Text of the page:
The University will make every effort to source suitable placements for you, and a staff member from your department will speak with you directly about what impact there might be on your studies (if any).
How do I interpret my police check result, and how is it determined?
Police information is disclosed by the Australian Criminal Intelligence Commission and Australian police agencies in accordance with applicable legislation and information release policies of the Australian Government and state and territory governments.
When determining what information to release, police agencies will consider the Purpose of the check. All police checks obtained through the University have a pre-defined purpose that is tailored to your course; for example, "Work Experience - Healthcare/Vulnerable Groups - Speech Pathology student".
All Australian police agencies, except Victoria, have legislation governing how information about a person's criminal convictions may be used and disclosed. These legislative schemes, known has spent convictions schemes, impose rules on when convictions may become spent, and places limits on what may be done with the information relating to such convictions. Each scheme also imposes a general prohibition on persons disclosing information that has become spent.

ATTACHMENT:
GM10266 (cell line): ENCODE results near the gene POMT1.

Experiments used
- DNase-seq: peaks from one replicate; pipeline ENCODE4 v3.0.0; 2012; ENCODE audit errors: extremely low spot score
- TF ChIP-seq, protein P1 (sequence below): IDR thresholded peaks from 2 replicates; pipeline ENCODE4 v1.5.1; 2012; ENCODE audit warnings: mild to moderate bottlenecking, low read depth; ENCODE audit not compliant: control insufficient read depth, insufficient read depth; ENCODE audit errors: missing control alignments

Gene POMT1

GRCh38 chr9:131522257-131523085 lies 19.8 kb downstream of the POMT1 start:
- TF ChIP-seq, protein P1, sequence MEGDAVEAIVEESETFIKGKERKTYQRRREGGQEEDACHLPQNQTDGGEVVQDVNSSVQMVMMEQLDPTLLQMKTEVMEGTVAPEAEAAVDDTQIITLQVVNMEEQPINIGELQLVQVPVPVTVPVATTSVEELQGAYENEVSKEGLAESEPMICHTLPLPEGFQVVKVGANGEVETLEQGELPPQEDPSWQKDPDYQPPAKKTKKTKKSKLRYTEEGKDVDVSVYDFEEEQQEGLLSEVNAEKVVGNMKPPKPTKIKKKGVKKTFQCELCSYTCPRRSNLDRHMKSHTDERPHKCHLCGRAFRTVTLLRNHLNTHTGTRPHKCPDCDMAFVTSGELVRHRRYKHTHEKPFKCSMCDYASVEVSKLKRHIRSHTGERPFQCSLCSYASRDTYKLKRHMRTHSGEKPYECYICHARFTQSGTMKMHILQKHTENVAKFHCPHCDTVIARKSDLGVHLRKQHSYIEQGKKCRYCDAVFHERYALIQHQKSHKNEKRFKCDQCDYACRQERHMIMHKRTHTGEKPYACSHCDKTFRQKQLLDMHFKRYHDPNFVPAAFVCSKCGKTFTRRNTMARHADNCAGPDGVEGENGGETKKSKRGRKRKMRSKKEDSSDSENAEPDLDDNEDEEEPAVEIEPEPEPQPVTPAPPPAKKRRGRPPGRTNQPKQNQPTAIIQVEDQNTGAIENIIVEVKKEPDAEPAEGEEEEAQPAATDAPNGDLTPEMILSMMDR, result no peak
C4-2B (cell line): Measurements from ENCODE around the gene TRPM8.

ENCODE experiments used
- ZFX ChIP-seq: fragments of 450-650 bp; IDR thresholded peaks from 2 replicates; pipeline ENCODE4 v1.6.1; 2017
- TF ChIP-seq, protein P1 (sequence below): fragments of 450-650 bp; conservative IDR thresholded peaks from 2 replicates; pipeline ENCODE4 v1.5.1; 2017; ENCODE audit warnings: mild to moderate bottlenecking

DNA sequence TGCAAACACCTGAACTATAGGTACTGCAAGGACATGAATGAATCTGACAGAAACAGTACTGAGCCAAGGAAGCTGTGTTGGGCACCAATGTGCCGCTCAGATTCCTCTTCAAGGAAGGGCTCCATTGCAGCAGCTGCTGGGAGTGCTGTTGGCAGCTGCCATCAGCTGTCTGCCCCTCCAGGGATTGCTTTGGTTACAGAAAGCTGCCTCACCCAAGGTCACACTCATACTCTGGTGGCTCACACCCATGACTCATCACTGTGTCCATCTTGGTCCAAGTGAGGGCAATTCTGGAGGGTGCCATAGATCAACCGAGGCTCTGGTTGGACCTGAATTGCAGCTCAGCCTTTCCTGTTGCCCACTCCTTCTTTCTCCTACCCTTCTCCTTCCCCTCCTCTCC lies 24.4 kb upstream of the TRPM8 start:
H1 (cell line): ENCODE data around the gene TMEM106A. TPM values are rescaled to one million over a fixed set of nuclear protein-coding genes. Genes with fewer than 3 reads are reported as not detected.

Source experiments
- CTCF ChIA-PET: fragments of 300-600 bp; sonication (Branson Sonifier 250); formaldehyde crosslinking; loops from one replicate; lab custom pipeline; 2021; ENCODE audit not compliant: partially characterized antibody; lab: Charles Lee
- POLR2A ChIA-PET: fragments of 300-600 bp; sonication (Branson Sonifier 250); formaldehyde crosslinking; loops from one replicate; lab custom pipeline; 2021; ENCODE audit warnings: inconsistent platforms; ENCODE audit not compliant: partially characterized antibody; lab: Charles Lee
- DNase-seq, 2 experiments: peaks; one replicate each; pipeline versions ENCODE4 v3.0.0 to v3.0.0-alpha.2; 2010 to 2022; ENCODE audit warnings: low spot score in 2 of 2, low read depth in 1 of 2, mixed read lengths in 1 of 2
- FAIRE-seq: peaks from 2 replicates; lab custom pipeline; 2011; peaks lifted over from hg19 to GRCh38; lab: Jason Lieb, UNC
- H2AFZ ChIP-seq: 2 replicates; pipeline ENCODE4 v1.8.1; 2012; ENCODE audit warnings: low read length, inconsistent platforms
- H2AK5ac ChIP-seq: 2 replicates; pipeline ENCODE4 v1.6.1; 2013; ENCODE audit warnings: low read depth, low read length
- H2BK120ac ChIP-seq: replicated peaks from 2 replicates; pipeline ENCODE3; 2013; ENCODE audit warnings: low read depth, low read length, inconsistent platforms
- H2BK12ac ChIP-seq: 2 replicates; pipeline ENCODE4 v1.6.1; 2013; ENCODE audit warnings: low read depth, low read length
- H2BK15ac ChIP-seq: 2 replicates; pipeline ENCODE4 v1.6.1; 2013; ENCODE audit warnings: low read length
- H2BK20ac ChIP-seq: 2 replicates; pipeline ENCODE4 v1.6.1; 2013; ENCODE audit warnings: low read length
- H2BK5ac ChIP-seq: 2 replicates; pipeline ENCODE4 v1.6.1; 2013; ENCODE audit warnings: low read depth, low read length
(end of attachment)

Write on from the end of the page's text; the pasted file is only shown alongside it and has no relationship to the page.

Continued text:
There are some circumstances in which these protections do not apply, for example when a person will be working with children or other vulnerable groups.
These links may help you source information on spent convictions:
- Australian Government
- Australian Capital Territory
- New South Wales
- Northern Territory
- South Australia
- Western Australia
How to interpret the result
The results provided on your police check will outline whether you have No Disclosable Court Outcomes (NDCO) or Disclosable Court Outcomes (DCO).
NDCO means there is:
- no police information held against you; or
- no police information that can be released according to the purpose and category of the police check.
DCO means there is police information that can be released.
A police check result with a DCO may list the following police information:
- court convictions, including penalties and sentences
- findings of guilt with no conviction
- court appearances
- good behaviour bonds or other court orders
- matters awaiting court hearing
- warrants and/or warnings
- traffic offences.